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Oregon Mortality Rates

Mortality Rates in Oregon

Mortality Rates in Oregon

  • Oregon Population: 4,217,737 (27th highest)
  • Population Density: 44.19 per square mile (37th most dense)
  • Median Age:  39.9 (16th oldest)
  • Deaths Per Year:  36,187 per year
  • Annual Deaths Per 100,000: 863.5
  • Life Expectancy at Birth:  79.7 (11th highest)
  • Fertility Rate (births per 1,000 women age 15-44):  50.6 (6th lowest rate)

Leading Causes of Death in Oregon

Cause of Death Deaths Per Year Deaths Per 100,000 National Rank


8,080 145 30th
Heart Disease


7,128 131 45th
Accidents (includes vehicle accidents)


2,213 46.1 35th


2,134 39.5 16th
Chronic Lower Respiratory Diseases (e.g., emphysema, chronic bronchitis, asthma)


2,112 37.9 30th
Alzheimer’s Disease


1,992 37.2 14th


1,266 22.9 21st
Liver Disease / Cirrhosis


658 12.6 19th
Hypertension (high blood pressure)


634 11.5 7th
Pneumonia + Flu


487 9.0 45th
Kidney Disease (nephritis, nephrosis, nephrotic syndrome)


437 8.0 46th


906 20.4 9th
Drug Overdose


615 14.0 42nd


126 3.0 40th

Population Statistics

Between 2010 and 2019, Oregon’s population grew by 10.1%—the 11th highest rate among U.S. states. However, at 50.6, Oregon’s fertility rate is 6th

Oregon has the nation’s 11th longest life expectancy at birth. The state’s annual death rate of 863.5 is slightly below the national average, but, when adjusted for median age, Oregon’s rate is the nation’s 13th

At 4.69 per 1,000 live births, Oregon’s infant mortality rate is 11th lowest in the U.S. Oregon’s rates of low birthweight and preterm births are 2nd and 4th lowest in the nation, respectively.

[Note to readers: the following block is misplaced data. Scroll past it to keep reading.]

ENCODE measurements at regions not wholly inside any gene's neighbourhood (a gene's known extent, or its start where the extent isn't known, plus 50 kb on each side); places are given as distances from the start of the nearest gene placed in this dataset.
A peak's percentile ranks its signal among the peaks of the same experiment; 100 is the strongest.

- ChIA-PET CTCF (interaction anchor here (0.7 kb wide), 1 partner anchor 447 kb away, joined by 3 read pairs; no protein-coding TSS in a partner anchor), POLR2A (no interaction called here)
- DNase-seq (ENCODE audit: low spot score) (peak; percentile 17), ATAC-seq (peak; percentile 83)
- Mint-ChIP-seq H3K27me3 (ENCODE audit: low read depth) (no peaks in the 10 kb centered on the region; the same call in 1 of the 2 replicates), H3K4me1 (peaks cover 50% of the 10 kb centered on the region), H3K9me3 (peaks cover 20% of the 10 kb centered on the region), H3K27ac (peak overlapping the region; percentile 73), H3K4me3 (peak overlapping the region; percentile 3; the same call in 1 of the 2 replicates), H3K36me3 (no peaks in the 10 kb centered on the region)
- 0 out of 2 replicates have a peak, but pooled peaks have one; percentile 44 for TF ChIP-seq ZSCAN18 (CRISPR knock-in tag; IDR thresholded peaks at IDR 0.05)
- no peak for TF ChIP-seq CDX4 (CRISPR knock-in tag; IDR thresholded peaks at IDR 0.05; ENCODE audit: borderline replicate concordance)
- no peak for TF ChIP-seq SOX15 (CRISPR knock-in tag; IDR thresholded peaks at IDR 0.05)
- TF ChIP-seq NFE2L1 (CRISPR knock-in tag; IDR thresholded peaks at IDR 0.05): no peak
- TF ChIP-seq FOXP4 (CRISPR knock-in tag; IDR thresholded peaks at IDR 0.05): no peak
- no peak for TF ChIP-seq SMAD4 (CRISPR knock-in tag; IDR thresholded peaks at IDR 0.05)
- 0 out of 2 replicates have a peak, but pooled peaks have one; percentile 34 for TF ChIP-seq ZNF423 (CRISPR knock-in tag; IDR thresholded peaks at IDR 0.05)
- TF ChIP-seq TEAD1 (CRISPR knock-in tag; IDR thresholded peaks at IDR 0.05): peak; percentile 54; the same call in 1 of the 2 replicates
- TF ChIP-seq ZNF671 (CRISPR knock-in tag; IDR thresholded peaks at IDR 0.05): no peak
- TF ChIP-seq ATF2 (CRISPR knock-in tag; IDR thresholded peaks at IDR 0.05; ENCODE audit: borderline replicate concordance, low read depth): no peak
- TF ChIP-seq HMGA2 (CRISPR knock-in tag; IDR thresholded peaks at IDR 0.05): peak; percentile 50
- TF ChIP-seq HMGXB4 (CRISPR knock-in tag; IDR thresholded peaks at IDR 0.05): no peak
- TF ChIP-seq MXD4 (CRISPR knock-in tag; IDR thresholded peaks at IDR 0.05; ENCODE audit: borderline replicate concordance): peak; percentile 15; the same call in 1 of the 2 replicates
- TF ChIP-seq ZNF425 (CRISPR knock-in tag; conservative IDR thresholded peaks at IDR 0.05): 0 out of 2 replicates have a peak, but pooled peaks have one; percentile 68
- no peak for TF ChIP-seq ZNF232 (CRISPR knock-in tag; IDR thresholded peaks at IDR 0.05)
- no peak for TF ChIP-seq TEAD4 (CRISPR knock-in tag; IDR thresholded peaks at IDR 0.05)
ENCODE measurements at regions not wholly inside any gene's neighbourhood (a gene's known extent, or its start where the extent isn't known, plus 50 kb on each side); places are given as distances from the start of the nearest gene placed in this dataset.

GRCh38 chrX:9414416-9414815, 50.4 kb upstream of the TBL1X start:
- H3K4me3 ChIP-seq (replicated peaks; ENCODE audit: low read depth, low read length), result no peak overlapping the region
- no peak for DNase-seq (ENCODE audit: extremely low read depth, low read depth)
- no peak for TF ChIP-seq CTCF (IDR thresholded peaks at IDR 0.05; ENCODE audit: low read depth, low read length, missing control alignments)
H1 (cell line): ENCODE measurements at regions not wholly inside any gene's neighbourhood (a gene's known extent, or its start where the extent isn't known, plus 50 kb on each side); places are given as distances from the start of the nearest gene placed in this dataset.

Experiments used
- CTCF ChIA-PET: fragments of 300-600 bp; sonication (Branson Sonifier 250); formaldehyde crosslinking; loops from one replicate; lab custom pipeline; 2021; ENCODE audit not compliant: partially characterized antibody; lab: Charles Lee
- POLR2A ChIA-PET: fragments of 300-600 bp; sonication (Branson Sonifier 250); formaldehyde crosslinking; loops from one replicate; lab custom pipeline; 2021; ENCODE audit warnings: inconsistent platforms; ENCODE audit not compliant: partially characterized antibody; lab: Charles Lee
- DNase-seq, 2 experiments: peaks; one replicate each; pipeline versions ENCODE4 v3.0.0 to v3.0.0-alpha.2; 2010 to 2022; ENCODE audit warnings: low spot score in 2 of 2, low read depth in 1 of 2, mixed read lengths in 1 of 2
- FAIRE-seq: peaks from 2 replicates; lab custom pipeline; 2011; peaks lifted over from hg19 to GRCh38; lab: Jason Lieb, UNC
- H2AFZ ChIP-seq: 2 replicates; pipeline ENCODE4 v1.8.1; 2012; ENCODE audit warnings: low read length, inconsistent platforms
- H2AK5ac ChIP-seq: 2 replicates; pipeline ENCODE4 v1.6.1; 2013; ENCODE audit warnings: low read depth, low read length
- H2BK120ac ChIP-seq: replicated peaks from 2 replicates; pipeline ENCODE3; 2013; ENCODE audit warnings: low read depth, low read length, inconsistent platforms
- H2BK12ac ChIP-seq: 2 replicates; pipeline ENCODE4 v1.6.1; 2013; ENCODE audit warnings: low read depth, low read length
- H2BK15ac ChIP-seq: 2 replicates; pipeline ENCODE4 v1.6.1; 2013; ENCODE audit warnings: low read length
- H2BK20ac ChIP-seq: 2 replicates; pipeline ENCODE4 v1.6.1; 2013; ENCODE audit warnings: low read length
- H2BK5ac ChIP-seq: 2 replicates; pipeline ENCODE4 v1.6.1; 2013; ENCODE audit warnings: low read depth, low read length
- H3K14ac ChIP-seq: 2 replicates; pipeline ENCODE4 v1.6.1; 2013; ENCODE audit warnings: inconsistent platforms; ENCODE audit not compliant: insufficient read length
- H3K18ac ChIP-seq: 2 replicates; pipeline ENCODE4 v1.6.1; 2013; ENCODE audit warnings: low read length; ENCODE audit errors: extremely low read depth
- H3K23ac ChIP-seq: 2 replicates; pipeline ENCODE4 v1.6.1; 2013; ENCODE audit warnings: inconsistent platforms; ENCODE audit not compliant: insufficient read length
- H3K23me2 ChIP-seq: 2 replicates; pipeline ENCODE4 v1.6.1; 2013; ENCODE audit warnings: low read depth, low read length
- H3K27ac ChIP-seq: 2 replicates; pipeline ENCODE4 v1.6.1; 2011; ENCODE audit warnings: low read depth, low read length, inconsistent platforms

Health Conditions

Oregon is among the ten states with the lowest rates of several health-related causes of death—including heart disease, kidney disease, and septicemia (blood-poisoning illnesses).

Oregon’s rate of death due to hypertension is the nation’s 7th highest, and the state’s rates of Alzheimer’s, diabetes, and liver disease are above the national averages.

For this reason, it’s not all that uncommon for many applicants applying from Oregon to first consider purchasing a no medical exam term life insurance policy first, rather than choosing to apply for a traditional fully underwritten term life insurance policy that will require both a blood and urine sample.


With only 3.0 homicides per 100,000 population, Oregon has the nation’s 11th lowest homicide rate.

Drug Overdose and Suicide

Oregon’s drug overdose death rate is the country’s 11th lowest, but its suicide rate is 9th


Oregon’s COVID-19 death rate for 2020 was 26.3 per 100,000—4th lowest among U.S. states (behind Vermont, Hawaii, and Maine). Through July, 2021, Oregon drops to 5th place (behind Alaska, as well).

Accidental Death Statistics

Oregon’s rate of accidental deaths due to injury is consistent with the national average. At 18.4 per 100,000, Oregon’s rate of deaths due to accidental falls is about 50% above the national average and 8th highest among U.S. states. Oregon is well below the national average in deaths due to accidental poisoning, with 12.9 per 100,000.

For these reasons while we would always advise one to consider purchasing an accidental death policy as a way to “supplement” one’s traditional coverage, choosing to ONLY apply for an accidental policy is strongly discouraged.


U.S. Dept of Ag., Economic Research Service, https://data.ers.usda.gov/reports.aspx?ID=17827 (citing U.S. Census Bureau, 2019).

Statista, Population Density in the U.S. by Federal States Including District of Columbia in 2020 (2020).

StatsAmerica (Ind. Bus. Research Center), Median Age in 2019.

Kaiser Family Foundation, Number of Deaths per 100,000 Population (2019).

CDC, Natl. Center for Health Statistics, Fertility Rates by State (2019).

CDC, Natl. Center for Health Statistics, Stats of the States (2021).

CDC, Natl. Center for Health Statistics, Life Expectancy at Birth by State (2018).

CDC, Division of Vital Statistics, National Vital Statistics Report (2018).

CDC, Natl. Center for Health Statistics, Provisional Death Rates for COVID-19 (2020).

New York Times, Coronavirus in the U.S.: Latest Map and Case Count (July 23, 2021).

Natl. Safety Council, State Overview Table: 2019 (preventable-injury-related death rates per 100,000 population by state of residence, United States, 2019).

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